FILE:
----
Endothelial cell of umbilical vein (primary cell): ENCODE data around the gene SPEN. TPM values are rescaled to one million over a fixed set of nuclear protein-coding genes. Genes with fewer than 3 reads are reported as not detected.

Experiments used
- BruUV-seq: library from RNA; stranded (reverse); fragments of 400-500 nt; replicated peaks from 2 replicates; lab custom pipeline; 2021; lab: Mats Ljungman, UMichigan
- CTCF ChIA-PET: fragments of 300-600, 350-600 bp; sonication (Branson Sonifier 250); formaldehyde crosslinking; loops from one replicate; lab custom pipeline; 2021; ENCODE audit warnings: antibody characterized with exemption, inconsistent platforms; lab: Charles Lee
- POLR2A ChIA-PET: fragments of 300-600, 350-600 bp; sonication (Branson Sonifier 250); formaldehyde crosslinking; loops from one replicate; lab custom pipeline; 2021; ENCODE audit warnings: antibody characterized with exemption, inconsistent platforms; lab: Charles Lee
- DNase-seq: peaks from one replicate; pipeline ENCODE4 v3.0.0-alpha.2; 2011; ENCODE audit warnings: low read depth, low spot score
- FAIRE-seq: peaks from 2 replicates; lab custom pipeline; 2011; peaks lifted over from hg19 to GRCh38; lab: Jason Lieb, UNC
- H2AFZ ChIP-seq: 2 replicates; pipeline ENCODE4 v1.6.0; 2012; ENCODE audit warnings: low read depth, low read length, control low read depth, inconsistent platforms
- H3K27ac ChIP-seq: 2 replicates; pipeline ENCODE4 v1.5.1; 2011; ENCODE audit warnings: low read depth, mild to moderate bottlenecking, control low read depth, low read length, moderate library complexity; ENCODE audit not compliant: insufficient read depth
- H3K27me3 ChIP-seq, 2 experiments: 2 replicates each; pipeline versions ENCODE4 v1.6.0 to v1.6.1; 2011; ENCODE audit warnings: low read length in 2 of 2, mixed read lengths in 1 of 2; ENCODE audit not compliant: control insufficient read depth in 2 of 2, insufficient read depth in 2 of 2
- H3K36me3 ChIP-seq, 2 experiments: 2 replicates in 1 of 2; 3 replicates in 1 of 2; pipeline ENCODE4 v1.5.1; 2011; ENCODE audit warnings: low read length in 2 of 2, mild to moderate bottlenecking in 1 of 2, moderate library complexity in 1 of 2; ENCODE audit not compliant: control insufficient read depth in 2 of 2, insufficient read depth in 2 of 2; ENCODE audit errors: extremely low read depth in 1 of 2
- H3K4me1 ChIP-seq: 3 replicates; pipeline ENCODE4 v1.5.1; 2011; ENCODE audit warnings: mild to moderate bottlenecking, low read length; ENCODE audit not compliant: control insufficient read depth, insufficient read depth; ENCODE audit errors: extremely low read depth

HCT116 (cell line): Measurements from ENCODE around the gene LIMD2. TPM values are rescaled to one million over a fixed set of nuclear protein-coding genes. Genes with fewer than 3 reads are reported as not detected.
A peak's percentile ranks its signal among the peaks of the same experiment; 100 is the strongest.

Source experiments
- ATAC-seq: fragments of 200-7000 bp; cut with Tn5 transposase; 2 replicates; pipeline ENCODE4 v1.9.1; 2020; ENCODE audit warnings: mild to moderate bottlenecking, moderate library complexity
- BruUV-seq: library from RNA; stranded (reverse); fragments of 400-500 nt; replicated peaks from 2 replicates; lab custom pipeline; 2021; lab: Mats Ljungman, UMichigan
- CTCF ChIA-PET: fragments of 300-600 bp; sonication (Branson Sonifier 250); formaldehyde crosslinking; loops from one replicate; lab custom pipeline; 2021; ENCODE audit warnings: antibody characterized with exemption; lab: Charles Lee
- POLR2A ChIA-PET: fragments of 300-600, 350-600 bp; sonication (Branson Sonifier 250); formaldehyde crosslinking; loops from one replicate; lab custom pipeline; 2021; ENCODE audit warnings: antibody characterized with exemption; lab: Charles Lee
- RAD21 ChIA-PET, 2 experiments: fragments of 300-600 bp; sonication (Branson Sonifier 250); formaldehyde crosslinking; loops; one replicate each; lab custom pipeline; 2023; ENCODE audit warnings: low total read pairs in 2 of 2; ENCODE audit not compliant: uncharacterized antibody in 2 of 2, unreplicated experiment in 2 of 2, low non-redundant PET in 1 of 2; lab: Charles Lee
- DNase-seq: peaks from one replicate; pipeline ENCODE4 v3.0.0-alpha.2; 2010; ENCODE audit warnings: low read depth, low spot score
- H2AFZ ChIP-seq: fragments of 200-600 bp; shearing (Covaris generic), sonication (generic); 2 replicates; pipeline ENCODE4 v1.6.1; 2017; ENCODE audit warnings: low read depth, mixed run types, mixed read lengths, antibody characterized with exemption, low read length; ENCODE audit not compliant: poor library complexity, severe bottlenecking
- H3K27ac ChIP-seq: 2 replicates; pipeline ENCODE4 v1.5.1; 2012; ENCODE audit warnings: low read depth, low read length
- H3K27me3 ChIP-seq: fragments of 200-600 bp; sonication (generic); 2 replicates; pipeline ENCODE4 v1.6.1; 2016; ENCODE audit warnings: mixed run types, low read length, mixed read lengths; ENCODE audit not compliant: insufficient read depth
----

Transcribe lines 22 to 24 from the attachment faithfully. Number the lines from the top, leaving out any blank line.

- H2AFZ ChIP-seq: fragments of 200-600 bp; shearing (Covaris generic), sonication (generic); 2 replicates; pipeline ENCODE4 v1.6.1; 2017; ENCODE audit warnings: low read depth, mixed run types, mixed read lengths, antibody characterized with exemption, low read length; ENCODE audit not compliant: poor library complexity, severe bottlenecking
- H3K27ac ChIP-seq: 2 replicates; pipeline ENCODE4 v1.5.1; 2012; ENCODE audit warnings: low read depth, low read length
- H3K27me3 ChIP-seq: fragments of 200-600 bp; sonication (generic); 2 replicates; pipeline ENCODE4 v1.6.1; 2016; ENCODE audit warnings: mixed run types, low read length, mixed read lengths; ENCODE audit not compliant: insufficient read depth